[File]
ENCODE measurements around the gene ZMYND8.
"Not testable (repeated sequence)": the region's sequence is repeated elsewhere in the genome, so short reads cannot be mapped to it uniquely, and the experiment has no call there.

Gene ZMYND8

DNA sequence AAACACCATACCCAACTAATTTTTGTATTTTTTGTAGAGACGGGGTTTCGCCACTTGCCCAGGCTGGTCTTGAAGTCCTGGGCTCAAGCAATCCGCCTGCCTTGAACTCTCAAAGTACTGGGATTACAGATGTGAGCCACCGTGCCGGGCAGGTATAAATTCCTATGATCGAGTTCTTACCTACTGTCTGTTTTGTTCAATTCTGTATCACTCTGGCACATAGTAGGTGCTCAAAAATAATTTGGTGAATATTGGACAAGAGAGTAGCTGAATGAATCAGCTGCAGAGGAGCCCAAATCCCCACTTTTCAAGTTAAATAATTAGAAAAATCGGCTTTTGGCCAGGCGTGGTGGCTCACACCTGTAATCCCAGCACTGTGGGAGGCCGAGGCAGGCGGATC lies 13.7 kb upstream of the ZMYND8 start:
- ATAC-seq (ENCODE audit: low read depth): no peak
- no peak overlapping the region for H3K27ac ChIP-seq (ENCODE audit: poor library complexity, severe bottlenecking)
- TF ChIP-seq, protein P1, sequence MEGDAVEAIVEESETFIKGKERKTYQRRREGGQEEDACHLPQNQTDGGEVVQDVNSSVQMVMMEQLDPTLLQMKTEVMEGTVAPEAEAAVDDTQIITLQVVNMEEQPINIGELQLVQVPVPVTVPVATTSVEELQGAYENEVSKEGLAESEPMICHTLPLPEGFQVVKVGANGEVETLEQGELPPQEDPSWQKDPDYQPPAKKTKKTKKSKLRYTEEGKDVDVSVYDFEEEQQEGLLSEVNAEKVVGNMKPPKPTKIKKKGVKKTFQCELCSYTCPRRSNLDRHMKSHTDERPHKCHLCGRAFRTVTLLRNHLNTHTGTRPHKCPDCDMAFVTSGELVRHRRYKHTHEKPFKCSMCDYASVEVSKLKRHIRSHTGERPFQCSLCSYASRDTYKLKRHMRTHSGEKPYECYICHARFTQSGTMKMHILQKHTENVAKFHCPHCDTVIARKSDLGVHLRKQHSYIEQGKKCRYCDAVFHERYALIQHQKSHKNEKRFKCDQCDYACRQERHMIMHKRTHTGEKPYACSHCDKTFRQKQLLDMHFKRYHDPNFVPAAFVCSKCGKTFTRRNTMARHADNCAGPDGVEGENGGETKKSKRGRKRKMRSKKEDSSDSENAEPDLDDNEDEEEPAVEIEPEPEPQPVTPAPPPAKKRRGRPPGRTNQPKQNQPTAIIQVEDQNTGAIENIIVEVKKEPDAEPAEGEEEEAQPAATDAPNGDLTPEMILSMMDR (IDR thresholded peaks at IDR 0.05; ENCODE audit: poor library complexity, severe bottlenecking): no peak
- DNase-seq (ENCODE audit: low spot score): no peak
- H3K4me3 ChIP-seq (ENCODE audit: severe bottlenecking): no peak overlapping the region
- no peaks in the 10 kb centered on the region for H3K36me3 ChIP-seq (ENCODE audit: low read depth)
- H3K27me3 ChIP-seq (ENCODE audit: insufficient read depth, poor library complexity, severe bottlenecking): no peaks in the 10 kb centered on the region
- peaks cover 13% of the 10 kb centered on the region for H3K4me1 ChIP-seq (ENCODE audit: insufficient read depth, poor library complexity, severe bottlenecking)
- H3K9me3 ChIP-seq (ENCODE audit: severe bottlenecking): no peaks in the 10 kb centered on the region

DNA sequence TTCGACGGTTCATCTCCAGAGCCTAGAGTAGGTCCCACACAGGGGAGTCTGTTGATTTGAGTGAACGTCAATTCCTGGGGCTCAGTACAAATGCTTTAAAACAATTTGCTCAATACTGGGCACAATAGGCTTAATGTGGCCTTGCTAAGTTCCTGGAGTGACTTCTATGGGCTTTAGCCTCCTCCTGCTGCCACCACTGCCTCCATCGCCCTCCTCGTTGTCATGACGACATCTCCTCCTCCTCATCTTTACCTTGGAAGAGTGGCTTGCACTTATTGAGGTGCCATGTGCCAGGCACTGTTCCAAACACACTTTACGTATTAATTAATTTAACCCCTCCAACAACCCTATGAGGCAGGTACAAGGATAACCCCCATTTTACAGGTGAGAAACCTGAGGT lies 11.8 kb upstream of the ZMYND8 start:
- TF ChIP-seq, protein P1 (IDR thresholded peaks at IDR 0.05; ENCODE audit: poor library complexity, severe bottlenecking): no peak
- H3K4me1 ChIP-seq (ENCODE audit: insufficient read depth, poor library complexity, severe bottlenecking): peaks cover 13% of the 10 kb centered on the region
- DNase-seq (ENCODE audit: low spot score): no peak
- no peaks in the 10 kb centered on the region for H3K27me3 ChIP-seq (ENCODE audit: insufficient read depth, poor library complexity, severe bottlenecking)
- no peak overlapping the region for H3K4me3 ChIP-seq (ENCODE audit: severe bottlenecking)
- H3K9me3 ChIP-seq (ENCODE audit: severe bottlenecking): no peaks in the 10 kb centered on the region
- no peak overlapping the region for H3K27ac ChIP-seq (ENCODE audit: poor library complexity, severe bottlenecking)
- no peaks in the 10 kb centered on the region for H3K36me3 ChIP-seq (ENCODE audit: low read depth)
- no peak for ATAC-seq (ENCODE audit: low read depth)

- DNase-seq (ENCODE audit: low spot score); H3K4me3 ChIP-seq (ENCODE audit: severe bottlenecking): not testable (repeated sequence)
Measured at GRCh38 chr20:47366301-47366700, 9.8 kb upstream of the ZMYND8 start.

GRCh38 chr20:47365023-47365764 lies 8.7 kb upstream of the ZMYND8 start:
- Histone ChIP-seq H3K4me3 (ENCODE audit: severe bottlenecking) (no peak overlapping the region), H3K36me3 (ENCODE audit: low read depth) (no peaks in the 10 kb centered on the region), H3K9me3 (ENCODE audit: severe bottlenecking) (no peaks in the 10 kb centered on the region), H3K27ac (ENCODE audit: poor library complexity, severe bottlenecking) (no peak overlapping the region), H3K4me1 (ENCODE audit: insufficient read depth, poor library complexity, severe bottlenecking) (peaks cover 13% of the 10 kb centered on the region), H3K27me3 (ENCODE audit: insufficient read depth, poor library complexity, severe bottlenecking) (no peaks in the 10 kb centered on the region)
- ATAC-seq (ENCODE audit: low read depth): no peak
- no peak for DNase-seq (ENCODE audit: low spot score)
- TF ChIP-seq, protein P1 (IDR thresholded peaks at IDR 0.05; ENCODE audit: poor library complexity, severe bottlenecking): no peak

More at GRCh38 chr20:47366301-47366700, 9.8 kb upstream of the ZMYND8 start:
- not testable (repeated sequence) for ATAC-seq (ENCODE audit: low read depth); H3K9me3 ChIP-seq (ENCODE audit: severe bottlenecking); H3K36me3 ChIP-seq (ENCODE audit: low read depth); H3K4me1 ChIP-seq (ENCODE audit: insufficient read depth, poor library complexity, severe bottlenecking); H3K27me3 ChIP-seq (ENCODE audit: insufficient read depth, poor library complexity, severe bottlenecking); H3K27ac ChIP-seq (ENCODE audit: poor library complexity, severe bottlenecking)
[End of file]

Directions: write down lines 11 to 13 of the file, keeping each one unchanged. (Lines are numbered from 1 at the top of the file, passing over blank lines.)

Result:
- H3K27me3 ChIP-seq (ENCODE audit: insufficient read depth, poor library complexity, severe bottlenecking): no peaks in the 10 kb centered on the region
- peaks cover 13% of the 10 kb centered on the region for H3K4me1 ChIP-seq (ENCODE audit: insufficient read depth, poor library complexity, severe bottlenecking)
- H3K9me3 ChIP-seq (ENCODE audit: severe bottlenecking): no peaks in the 10 kb centered on the region